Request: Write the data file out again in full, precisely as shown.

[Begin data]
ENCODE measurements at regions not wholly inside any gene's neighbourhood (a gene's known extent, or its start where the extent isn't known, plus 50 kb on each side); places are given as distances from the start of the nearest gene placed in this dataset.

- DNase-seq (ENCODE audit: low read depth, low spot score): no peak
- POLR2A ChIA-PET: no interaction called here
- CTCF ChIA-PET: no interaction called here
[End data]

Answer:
ENCODE measurements at regions not wholly inside any gene's neighbourhood (a gene's known extent, or its start where the extent isn't known, plus 50 kb on each side); places are given as distances from the start of the nearest gene placed in this dataset.

- DNase-seq (ENCODE audit: low read depth, low spot score): no peak
- POLR2A ChIA-PET: no interaction called here
- CTCF ChIA-PET: no interaction called here